Tuesday, January 12, 2016

Stop Playing the Victim Card

I find myself frustrated with the inundation of articles entitled “Don’t say (insert something someone is sure to find offensive here). It’s annoying. In fact, I've talked about this before, in a slightly more jesty-sort of way.

Every time I see one of these articles, my blood boils because I think, “seriously, another person is telling me what I can or cannot say. Please.”

My biggest issue with the articles that tell us what we can’t say, is that they are reinforcing victimization. When we tell people “Oh, you can’t ask a mom why she isn’t nursing,” or “You can’t ask your friends if they plan to have kids,” or “Don’t call my girl a tomboy,” we are reinforcing the idea that being a victim is okay. We are saying that we are somehow incapable of choosing not to be offended or that we are incapable of just living our life without worrying about what other people think.

All of us know (or at least should know) basic etiquette. Wash your hands, be nice, smile and don’t be nosey. However, those black and white rules aren’t always black and white and not everyone is offended by what other people would call “nosiness.” Choosing to be offended because someone has fewer personal boundaries is a waste of time and energy.

It’s just as easy to smile and nod as it is to list the 40 things that might offend someone. Actually, it’s much faster and consumes far less energy to smile and nod than it does to get all grumpy-cat on your keyboard.  

This concept of choosing not to be a victim extends to even some of the biggest movements we are seeing in the world right now. Gender-equality, sexual- preference equality, racism etc. Yes, there is room for improvement in society and yes, we should work harder to ensure equal rights and fair treatment. However, people playing the victim hinders some of the progress that could be made in these areas.

For example, instead of showing our girls that women are just as capable at sports and tree climbing as boys by just letting them do it, we write lengthy posts ranting about how being called a “tomboy” is so offensive.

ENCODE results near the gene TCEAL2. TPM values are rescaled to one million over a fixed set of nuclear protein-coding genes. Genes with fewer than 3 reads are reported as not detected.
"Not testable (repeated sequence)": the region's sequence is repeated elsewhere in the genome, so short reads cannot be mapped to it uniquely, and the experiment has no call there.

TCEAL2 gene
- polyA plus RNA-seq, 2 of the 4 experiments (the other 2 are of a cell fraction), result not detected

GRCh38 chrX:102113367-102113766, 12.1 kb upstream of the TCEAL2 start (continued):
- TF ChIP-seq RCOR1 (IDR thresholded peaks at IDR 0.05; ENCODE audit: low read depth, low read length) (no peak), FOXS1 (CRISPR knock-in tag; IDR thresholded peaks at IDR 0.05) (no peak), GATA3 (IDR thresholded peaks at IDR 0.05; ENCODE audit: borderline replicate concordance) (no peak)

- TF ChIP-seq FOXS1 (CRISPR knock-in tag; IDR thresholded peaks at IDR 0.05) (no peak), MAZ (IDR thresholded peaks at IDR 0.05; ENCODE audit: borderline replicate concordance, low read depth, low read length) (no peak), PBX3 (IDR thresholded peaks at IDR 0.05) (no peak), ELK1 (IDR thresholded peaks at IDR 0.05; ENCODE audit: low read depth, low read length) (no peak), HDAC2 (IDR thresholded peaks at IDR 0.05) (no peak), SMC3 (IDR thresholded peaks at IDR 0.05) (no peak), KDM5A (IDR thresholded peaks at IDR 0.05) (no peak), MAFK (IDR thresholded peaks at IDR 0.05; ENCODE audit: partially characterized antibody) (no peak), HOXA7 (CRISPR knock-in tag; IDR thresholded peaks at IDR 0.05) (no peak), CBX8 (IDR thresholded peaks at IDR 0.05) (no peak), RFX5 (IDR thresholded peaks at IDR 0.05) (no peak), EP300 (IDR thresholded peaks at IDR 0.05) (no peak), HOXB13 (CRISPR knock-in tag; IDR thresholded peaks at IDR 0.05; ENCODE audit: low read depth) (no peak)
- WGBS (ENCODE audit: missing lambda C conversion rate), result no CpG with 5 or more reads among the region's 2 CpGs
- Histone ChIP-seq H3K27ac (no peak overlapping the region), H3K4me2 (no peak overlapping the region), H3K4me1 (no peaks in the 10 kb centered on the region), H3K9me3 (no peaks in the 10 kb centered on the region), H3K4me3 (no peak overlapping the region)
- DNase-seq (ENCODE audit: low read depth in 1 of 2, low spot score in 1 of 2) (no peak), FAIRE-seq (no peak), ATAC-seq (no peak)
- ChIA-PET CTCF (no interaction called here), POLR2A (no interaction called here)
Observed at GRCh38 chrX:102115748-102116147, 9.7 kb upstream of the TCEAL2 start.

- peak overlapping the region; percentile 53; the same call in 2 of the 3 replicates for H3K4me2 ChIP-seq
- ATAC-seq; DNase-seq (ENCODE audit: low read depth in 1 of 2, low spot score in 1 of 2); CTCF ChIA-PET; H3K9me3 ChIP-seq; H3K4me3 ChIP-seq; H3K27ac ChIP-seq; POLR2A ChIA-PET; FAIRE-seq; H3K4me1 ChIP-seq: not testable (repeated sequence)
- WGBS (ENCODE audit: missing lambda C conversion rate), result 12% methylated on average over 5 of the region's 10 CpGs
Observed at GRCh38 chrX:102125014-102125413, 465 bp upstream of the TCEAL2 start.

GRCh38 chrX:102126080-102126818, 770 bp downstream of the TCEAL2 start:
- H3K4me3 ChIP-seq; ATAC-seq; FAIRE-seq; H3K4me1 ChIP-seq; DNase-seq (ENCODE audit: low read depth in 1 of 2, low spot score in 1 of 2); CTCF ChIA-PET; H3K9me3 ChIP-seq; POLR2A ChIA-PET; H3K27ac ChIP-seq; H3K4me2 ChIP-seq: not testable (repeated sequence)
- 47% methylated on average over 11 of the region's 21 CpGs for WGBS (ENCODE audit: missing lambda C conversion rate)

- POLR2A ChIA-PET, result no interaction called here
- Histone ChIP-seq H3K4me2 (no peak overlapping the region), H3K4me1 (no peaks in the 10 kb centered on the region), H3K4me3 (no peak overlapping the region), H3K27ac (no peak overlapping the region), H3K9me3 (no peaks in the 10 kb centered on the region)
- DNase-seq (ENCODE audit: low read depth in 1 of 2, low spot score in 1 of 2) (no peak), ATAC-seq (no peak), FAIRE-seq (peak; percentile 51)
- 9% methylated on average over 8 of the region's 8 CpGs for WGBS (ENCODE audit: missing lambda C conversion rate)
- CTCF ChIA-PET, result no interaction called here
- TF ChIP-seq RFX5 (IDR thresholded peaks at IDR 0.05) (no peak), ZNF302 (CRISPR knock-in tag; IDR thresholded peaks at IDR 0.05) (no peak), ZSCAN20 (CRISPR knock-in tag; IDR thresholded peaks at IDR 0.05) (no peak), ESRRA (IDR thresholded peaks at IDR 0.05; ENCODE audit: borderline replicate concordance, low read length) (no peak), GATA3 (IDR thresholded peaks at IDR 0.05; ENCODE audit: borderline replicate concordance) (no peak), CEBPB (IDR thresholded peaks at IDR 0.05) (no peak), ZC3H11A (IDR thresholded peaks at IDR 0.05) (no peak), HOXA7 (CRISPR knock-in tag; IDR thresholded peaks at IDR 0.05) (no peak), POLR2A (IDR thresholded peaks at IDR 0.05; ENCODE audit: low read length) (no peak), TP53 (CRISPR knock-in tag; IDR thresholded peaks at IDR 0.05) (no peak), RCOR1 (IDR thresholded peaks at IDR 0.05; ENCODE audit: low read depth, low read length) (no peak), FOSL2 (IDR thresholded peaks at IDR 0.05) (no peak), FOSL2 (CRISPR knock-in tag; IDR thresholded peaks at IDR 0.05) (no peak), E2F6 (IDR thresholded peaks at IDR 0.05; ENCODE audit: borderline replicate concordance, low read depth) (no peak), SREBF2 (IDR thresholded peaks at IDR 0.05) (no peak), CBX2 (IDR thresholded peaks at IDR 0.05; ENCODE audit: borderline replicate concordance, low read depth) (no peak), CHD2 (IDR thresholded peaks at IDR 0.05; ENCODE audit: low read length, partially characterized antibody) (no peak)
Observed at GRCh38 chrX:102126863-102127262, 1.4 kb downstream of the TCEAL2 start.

When we become wrapped up in defeating “the man” we lose time we could be spending improving our own lives and improving our own communities through example and service.

Instead of creating a media circus every time a baker refuses to make a cake for a same-sex wedding, tell your friends to stop going there and choose to work with someone who respects you and your decisions. Don’t go whining to the news outlets and threaten to sue.

Instead of taking off your tops and marching in protest for women’s rights (I mean, really of all the women’s issues, that’s the one you’re going to fight for?) go to work and work your ass off. Develop the skills you need to become the next CEO and earn that pay raise.

There is a time and a place to speak up and I would never discourage anyone from taking a public stand for things that are truly important, but spending time on the insignificant ways we choose to be offended is a waste of energy. We cannot expect others to respect our sexuality, gender, race or other lifestyle choices as equal if we are constantly allowing ourselves to be a victim.

Stop telling other people what to say (or what not so say) and start living as if you really don’t care what they say, because you shouldn’t.

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